Most of those elements are spelled out in the different land claims agreements regarding the subsurface resource section of the land claim agreements and it also talks about other provisions that can be added as they felt fit. I think a lot of Dene/Metis agreements, people don’t realize but the Norman Wells proven area is part and parcel of the Dene/Metis land claim. It’s part and parcel of the Gwich’in Agreement. It’s part and parcel of the Sahtu Agreement. The Norman Wells Proven Area Agreement is an agreement that was signed by the Government of Canada and Imperial Oil in 1944. The aspects of those agreements are what gave the Dene/Metis royalty rights from that area, and the big thing for people up and down the valley, especially the Dene people, is what is going to happen to Norman Wells when they have to clean up this mess. You’re talking about a major area that’s been developed over 70 years. There is going to be some major environmental effects. What’s going to happen to the islands? Because of that, that is still part and parcel of these agreements but it’s only in the Dene/Metis Agreement. That’s why the Dene are finding it odd. How come Norman Wells wasn’t part of this agreement because it is in their land claim agreement? They still have the right to negotiate those aspects into a devolution agreement.

I think also looking at the whole aspect of the Dene/Metis, like I stated, in the drafting and negotiations we had all the parties at negotiations that I was last at, which was 1995, where we negotiated the framework for the agreement. We were even talking about how we were going to fund self-government agreements. All the parties were in the room together in Calgary. All the regions were involved in these negotiations, from the Inuvialuit to people from Nunavut. We were all at the negotiating table developing agreements that we can all be part of. We did it. At least efforts were made to include every group that was out there, gave them the resources to negotiate these things. Again, it was the Government of the Northwest Territories that called an election and everything was off the table.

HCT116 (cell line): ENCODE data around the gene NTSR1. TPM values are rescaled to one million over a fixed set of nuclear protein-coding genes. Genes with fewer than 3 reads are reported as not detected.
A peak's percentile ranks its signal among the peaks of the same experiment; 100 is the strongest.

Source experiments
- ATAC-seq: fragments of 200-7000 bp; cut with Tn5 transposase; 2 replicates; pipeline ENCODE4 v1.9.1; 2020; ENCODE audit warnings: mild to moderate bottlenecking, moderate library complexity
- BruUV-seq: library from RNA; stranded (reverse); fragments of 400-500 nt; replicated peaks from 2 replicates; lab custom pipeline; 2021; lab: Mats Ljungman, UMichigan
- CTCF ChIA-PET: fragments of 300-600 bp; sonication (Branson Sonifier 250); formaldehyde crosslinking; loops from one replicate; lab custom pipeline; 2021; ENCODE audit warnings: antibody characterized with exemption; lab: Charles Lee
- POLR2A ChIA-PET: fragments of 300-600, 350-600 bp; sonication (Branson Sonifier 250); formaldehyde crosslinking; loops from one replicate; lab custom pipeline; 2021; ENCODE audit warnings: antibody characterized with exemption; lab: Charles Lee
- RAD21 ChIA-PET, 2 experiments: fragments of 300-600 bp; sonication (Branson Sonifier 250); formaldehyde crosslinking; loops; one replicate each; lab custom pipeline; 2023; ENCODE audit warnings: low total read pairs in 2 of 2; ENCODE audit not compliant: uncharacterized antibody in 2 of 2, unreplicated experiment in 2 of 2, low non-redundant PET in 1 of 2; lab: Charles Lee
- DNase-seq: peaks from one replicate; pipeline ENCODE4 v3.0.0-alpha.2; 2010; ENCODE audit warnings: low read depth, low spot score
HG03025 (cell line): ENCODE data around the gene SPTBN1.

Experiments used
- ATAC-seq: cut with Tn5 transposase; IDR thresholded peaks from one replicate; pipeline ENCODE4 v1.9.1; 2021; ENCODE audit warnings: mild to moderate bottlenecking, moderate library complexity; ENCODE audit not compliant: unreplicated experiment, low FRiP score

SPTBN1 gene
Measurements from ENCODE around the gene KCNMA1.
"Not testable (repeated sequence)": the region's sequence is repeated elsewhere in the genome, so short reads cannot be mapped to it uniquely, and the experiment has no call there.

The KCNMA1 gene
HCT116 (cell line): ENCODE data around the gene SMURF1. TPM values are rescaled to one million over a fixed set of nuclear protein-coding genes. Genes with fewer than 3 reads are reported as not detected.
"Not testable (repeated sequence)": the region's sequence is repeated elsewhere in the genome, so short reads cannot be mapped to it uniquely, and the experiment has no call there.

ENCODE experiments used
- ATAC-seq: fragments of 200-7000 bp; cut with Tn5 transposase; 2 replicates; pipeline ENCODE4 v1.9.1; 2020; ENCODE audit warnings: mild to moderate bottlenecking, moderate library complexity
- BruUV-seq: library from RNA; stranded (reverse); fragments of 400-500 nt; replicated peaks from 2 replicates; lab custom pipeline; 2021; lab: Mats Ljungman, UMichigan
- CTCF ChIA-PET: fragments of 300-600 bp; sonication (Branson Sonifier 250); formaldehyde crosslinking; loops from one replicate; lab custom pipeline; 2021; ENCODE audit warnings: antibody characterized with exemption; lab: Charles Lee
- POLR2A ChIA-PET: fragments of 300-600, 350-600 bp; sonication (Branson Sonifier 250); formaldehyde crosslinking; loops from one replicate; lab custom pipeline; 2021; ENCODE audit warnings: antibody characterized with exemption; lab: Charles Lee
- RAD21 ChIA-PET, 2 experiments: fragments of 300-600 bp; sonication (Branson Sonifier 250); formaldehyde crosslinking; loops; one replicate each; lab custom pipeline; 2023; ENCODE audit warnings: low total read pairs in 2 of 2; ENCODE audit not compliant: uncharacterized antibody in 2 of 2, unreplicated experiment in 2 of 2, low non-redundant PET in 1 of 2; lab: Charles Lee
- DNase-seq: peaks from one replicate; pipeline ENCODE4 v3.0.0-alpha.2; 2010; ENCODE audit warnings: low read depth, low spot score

Again, I think it’s important that we find a way to work our way through this situation and ensure that we find a mechanism that will bring the parties together, find those fundamental differences of opinions regardless of differences of legal stature or what is in the land claim agreements, the access and benefits agreements, what is in the Norman Wells Proven Area Agreement.

I think that at the end of the day we will have a better agreement than we have now. I think it’s better that we go there as partners combating the federal government so we can get a better deal for the people of the Northwest Territories, but we can’t do it when we’re not even allowing the key player of this agreement to be full participants. We have to find every which way that we can.

With regard to the motion to establishing a national devolution commission, we have had different commissions established in the past. We do have the ability, through legislation, to formulate commissions and I think we have the legal tools to do that.

Mr. Speaker, I would just like to conclude with hoping all the other Members, regardless of where we’re from, we have to realize we have an obligation to find solutions out of areas that we have some disagreements with, but find mechanisms that move us forward and not continue to separate us and put us farther apart.

Mr. Speaker, I will hopefully leave with having this motion pass so we can tell the Aboriginal groups and send a message that we are willing to find a mechanism to help work us through this and move this devolution process forward so it is inclusive and we do have all the parties at the table. Mahsi.